Until I went vegan (almost four years ago), I didn’t even know that sanctuaries for abused and rescued farm animals existed. I knew about animal rescue efforts for domesticated animals like cats and dogs, but I never even stopped to wonder what happened to animals who escaped slaughterhouses, or who were taken from abusive situations, etc.
I always wonder, had I gone to a farm animal sanctuary as a meat eater, would have prompted me to switch to veganism? I’d like to think that it would have. While visiting sanctuaries, I have seen people learn and realize the horrors of what farm animals have gone through, and this knowledge planted seeds of compassion. I have heard many stories of people who went vegan simply by visiting a sanctuary and being exposed to animals they normally do not get to see.
Which is why I think taking nonvegans to sanctuaries is one of the most important things a vegan can do. At a sanctuary, you will see and interact with farm animals. By telling animals’ individuals stories, we teach others that animals have lives and personalities all their own and it’s simply not okay for us to hurt and kill them.
It’s not like petting zoos or working farms that allow visitors because, unlike those places, you can leave the sanctuary comfortable in the knowledge that no harm will be done to these animals. No one will be taking their flesh or their skin. If the animal is not at a sanctuary, he or she is simply not free from harm. Please do not visit petting zoos or places that exploit animals! Farm sanctuaries truly are the only “safe havens” for these animals. If you cannot visit a sanctuary, at least take the time to visit a website of one, where you can still learn about the stories of the animals and how they were saved. Not sure if there is a farm sanctuary near you? Resources like this database will help guide you!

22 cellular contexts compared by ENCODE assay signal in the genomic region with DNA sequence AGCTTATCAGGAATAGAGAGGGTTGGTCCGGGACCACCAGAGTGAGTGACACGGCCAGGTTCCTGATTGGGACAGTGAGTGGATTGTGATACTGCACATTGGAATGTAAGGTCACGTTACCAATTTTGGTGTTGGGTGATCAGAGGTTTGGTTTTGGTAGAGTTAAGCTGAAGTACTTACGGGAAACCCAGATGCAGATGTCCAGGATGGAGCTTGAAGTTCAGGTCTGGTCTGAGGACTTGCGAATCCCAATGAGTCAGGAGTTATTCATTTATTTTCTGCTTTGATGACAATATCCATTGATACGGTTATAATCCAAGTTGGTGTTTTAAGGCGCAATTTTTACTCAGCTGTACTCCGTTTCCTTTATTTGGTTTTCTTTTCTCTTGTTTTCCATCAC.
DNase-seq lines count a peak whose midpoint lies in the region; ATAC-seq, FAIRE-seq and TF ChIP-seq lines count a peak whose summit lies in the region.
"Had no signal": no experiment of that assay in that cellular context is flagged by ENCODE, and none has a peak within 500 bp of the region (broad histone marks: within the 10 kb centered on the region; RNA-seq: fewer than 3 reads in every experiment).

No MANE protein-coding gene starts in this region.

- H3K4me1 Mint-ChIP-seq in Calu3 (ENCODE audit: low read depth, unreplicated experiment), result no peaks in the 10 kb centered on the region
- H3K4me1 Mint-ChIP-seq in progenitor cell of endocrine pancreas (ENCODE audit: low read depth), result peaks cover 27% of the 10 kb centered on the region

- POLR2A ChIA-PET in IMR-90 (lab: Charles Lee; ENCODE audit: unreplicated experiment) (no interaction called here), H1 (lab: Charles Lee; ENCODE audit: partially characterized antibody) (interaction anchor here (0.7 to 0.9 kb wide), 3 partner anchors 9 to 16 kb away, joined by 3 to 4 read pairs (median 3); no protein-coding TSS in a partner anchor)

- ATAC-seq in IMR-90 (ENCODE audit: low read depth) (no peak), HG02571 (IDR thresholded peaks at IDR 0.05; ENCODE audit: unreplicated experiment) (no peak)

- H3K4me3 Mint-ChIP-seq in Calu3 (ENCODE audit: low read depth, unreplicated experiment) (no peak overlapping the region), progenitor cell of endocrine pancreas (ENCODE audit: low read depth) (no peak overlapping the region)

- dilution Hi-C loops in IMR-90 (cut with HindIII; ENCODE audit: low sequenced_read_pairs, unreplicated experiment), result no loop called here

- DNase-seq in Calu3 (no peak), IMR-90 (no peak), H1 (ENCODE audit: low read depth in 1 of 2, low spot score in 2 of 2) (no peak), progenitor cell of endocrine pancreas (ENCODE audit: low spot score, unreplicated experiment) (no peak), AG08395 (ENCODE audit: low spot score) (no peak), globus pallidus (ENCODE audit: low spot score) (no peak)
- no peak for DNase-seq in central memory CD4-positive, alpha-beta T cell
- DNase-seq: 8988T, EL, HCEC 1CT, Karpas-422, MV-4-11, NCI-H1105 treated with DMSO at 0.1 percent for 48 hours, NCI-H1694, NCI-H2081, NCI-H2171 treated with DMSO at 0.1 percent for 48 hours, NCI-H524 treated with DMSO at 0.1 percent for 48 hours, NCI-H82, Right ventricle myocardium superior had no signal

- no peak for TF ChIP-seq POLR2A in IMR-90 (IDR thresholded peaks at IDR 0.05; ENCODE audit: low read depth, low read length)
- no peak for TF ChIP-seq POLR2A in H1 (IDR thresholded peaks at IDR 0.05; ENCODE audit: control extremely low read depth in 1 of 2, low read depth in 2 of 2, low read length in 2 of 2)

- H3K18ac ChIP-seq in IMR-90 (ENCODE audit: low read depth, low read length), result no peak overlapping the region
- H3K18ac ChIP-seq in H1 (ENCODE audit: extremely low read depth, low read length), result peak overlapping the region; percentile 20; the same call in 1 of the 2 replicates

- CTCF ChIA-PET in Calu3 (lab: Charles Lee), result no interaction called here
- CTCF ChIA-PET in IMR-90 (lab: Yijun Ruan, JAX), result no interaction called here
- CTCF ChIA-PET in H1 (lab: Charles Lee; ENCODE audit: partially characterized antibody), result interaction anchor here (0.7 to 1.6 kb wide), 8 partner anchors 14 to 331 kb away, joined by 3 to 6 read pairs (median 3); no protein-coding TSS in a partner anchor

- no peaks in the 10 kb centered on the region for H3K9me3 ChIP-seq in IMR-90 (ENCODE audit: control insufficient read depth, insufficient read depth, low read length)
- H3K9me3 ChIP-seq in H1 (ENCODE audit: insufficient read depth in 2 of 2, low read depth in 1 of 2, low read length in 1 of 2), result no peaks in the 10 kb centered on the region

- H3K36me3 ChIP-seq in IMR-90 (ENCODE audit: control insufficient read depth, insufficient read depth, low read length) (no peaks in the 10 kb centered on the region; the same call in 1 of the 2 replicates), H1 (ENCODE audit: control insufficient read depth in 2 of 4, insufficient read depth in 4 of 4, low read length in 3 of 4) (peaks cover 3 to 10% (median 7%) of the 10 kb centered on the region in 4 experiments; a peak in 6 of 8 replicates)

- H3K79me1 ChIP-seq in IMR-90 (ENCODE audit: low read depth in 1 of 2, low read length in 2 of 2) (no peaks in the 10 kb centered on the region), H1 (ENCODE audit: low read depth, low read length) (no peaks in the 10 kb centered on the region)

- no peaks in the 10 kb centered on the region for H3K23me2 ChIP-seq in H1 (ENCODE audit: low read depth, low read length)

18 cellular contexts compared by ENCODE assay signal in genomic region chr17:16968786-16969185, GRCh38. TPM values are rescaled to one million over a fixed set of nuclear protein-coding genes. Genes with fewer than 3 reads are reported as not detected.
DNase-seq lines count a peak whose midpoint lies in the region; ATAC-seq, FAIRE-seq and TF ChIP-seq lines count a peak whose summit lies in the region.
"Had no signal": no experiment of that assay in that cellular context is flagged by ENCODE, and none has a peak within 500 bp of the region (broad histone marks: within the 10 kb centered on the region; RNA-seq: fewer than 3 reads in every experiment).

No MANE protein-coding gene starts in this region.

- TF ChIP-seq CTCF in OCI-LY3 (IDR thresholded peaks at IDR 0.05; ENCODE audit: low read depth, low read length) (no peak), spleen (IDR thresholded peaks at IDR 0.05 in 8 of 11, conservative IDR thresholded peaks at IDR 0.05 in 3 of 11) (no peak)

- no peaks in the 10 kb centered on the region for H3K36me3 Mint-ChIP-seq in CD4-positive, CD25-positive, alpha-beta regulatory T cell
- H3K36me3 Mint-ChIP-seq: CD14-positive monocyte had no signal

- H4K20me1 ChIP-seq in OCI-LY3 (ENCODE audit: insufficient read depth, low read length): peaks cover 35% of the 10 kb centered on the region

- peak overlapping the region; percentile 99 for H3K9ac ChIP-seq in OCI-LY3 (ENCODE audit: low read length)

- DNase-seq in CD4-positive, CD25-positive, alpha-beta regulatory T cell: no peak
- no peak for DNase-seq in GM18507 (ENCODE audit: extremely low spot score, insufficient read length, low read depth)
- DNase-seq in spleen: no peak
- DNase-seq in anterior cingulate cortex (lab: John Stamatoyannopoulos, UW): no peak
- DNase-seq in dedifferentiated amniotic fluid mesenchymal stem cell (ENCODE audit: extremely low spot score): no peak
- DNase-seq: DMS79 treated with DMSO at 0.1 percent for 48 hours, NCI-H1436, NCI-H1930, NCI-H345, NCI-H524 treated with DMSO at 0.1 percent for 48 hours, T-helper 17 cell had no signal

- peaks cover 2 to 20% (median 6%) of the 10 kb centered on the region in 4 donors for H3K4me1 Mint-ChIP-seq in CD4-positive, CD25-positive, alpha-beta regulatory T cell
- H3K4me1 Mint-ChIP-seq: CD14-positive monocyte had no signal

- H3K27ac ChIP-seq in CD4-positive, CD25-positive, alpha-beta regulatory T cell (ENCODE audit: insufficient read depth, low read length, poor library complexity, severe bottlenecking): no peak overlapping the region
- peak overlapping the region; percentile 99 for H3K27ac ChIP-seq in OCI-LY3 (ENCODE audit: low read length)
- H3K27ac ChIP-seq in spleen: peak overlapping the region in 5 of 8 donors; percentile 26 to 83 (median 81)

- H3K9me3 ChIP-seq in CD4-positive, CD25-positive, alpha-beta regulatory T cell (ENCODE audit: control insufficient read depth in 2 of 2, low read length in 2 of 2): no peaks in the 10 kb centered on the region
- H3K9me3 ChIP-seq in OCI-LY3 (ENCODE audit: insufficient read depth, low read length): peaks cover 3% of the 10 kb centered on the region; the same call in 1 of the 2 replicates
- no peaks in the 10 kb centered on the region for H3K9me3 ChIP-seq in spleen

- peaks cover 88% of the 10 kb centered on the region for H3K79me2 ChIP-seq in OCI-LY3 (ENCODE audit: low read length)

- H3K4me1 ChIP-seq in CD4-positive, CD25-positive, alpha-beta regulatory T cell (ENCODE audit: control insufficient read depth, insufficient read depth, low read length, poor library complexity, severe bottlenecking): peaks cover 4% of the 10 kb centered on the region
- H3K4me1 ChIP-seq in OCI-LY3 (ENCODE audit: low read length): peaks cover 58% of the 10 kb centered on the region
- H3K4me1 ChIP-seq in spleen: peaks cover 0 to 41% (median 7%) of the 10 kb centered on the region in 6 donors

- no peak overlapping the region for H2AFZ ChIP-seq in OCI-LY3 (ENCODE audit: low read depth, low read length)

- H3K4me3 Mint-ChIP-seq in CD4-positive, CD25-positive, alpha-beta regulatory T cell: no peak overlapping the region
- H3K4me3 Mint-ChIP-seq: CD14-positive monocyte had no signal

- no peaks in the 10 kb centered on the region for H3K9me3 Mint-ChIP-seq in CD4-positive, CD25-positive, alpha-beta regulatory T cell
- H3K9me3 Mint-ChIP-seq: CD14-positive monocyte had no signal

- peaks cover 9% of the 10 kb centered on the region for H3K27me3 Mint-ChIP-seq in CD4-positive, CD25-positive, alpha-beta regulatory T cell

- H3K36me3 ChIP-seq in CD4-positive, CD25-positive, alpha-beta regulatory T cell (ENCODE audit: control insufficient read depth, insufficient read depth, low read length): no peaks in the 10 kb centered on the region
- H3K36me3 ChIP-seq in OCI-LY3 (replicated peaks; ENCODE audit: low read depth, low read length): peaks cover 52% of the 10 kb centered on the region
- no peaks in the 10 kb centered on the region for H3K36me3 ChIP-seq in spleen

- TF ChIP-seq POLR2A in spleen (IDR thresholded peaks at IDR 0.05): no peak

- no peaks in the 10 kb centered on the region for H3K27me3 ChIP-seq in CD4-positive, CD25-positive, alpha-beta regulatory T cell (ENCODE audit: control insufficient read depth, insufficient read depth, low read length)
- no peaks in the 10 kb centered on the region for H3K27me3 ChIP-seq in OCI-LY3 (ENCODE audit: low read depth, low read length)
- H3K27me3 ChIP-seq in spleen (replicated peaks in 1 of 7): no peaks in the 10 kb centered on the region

Another important action vegans should take, if they are able to, is to rescue their own farm animals and keep them safe. I know this is not something everyone will be able to do, especially if they live in an apartment with no outdoor space, or have laws against farm animals being kept as pets (please check your local laws!), or simply can’t afford to. For example, while I have a big sized yard for Brooklyn, I don’t have the means to take care of a farm animals at the moment.
Instead, I actually pet-sit a rescued chicken named Penelope, and her home, which also has a rescue rabbit and two cats, is considered a micro-sanctuary. Micro-sanctuaries are exactly as they sound: Small scale versions of farm sanctuaries for people who want to help animals with limited space. Micro-sanctuaries are becoming increasingly popular, and if this something you’re interested in, you can find out more information here!
Me and Penelope 🙂
I love to share photos of Penelope, and all animals I befriend at sanctuaries, on my social media because combating the normalization of animal cruelty is important to me. It’s simply not enough to boycott animal products; I strongly believe that as a vegan, I should be educating others and sharing the stories of individual animals.
I hope I’ve encouraged my readers to visit a farm sanctuary, or make a donation to one, or share the story of a rescued farm animal to their followers on social media (or all three!). Thanks for reading!